Using the procedure of Example 15 and employing equivalent quantities of the appropriate amides from Example 12 in place of 2-iodo-5-methoxy-N,N-dimethylbenzeneacetamide, the corresponding amines were obtained as products, respectively:
______________________________________ mp °C.Product Amine (Salt)______________________________________2-Iodo-5-methoxy-N,N-dimethylbenzene- 168-170propanamine (HCl)N-Hexyl-2-iodo-5-methoxy-N-methyl- 101-2benzenepropanamine (tosylate)2-Iodo-5-methoxy-N-methylbenzene- 127-8propanamine (HClO4)1-[3-(2-Iodo-4,5-dimethoxyphenyl) 177-8propyl]pyrrolidine (HCl)N-(1,1-Dimethylethyl)-2-iodo-5- 232-3methoxybenzenethanamine (HClO4)2-Iodo-5-methoxy-N,N-dipropyl- 126-7benzeneethanamine (HCl)1-[(2-Iodo-4,5,dimethoxyphenyl)ethyl] 144-6pyrrolidine (HCl)2-Iodo-4,5-dimethoxy-N,N-dimethyl- 201-3benzeneethanamine (HCl)2-Iodo-3,4-dimethoxy-N,N-bis-(1-methylethyl) 191-3benzeneethamine (HCl)4-[(4-Chlorophenyl)(phenyl)methyl]-1 120-148[(2-iodo-4,5-dimethoxyphenyl)ethyl] (HCl)piperazine2-Iodo-4,5-dimethoxy-N,N-dimethyl- 162-3benzenepropanamine (HCl)6-Iodo-N,N-dimethyl-1,3-benzodioxole- 135-75-propanamine (fumarate)2-Iodo-3,5-dimethoxy-N,N-dimethyl- --benzenepropanamine2-Iodo-N,N-dimethylbenzeneethanamine *55-77 (0.005 Torr)1-[3-(6-Iodo-1,3-benzodioxol-5-yl) 147-8propyl]pyrolidine (hexamate)______________________________________ *boiling point (pressure)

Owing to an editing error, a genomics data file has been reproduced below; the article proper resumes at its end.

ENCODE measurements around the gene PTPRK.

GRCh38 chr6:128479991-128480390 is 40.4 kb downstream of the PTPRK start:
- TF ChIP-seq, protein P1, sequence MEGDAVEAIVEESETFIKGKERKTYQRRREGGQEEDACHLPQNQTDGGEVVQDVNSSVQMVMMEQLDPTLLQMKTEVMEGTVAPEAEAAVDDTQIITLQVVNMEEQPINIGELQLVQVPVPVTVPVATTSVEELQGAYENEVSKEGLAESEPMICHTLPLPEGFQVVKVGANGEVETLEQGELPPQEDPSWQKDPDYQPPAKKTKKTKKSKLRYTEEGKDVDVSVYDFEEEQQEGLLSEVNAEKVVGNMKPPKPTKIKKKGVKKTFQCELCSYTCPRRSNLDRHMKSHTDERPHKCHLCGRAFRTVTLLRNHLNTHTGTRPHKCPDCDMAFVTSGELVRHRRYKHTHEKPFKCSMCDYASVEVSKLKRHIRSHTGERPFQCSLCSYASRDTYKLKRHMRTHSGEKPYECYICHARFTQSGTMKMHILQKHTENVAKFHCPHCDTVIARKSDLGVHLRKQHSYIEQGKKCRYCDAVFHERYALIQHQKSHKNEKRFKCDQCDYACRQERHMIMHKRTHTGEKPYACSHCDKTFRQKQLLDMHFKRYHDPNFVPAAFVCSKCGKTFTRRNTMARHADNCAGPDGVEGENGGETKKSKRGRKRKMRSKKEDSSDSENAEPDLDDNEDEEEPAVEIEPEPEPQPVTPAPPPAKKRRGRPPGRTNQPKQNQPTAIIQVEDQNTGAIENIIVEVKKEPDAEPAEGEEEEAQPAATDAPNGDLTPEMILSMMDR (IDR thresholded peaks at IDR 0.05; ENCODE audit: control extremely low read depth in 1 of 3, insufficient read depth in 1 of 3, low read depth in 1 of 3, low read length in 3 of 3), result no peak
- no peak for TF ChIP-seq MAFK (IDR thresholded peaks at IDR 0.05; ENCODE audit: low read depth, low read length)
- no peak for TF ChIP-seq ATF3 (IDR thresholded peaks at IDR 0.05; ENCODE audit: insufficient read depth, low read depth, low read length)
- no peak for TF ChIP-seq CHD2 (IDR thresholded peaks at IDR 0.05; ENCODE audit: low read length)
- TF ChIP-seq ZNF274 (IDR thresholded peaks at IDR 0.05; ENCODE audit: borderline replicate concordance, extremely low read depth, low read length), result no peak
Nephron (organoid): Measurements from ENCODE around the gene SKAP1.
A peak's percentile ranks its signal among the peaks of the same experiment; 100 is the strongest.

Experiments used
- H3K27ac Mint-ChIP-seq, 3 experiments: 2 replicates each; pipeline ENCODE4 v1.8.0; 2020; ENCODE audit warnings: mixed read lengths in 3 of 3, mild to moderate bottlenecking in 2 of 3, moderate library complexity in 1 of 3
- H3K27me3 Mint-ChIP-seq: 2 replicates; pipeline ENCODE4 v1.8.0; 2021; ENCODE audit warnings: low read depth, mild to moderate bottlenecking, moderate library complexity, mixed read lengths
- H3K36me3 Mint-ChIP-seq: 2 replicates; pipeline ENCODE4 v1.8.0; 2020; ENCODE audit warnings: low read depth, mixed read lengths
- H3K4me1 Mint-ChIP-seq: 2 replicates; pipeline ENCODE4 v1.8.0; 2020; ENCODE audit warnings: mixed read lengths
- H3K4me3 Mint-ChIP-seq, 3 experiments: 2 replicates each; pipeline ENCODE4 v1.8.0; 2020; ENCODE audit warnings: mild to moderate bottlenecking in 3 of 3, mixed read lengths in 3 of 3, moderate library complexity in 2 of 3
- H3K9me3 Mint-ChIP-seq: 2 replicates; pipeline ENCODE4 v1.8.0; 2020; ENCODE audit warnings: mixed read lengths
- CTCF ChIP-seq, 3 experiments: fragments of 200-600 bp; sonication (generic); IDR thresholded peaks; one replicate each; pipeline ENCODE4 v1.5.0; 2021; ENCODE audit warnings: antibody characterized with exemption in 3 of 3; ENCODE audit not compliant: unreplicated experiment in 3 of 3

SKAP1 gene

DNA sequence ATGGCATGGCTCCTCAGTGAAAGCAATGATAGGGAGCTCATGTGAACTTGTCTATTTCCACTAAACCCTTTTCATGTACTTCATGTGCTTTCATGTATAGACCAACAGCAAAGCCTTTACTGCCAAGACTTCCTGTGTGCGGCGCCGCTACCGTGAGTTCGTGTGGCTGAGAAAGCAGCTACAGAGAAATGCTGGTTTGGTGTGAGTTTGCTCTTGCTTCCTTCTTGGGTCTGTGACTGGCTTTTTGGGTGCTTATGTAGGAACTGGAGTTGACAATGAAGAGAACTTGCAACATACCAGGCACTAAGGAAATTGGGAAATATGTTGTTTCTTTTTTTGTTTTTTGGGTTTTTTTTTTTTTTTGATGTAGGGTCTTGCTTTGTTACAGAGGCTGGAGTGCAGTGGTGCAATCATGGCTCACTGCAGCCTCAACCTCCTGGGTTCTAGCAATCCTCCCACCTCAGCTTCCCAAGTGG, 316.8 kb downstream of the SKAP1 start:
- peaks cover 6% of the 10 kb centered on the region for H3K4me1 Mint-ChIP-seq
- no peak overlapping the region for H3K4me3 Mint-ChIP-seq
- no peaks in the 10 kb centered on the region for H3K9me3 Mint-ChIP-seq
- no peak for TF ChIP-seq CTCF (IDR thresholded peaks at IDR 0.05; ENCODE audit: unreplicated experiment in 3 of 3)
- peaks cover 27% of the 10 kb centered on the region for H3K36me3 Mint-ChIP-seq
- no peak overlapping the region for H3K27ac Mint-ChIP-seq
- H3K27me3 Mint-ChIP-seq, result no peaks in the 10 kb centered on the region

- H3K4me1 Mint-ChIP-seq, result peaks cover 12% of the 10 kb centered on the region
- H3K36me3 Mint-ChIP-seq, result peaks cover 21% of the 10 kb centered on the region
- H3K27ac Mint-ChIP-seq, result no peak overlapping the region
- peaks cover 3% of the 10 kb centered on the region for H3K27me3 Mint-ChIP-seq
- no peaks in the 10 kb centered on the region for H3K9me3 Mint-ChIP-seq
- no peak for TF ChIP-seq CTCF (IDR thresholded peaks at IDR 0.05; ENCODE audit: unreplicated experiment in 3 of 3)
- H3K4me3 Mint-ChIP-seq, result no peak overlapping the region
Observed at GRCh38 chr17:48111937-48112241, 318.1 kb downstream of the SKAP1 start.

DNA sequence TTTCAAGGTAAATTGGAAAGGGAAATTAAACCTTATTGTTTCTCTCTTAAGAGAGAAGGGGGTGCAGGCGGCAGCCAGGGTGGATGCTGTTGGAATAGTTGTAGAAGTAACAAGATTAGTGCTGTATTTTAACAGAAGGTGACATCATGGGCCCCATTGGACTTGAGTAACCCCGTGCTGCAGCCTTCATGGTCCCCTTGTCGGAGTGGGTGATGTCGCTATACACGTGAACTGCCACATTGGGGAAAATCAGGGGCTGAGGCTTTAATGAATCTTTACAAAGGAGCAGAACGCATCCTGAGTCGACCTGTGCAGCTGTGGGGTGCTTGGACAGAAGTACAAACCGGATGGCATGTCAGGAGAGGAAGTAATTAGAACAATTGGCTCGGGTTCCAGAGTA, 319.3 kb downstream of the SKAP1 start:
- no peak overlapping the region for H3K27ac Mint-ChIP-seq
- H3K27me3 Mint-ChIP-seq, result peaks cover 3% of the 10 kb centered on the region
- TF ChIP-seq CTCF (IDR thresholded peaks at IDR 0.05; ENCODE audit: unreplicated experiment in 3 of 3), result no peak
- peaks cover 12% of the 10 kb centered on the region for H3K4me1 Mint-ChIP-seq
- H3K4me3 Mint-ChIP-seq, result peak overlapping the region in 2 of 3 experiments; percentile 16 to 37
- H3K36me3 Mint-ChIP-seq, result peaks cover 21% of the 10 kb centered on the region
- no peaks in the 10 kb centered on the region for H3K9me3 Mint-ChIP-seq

Using the procedure of Example 15 and employing the appropriate amide of formula (III) (Z=NR1 R2) in place of 2-iodo-5-methoxy-N,N-dimethylbenzeneacetamide the following products of formula (V) wherein X is iodo may be obtained as products: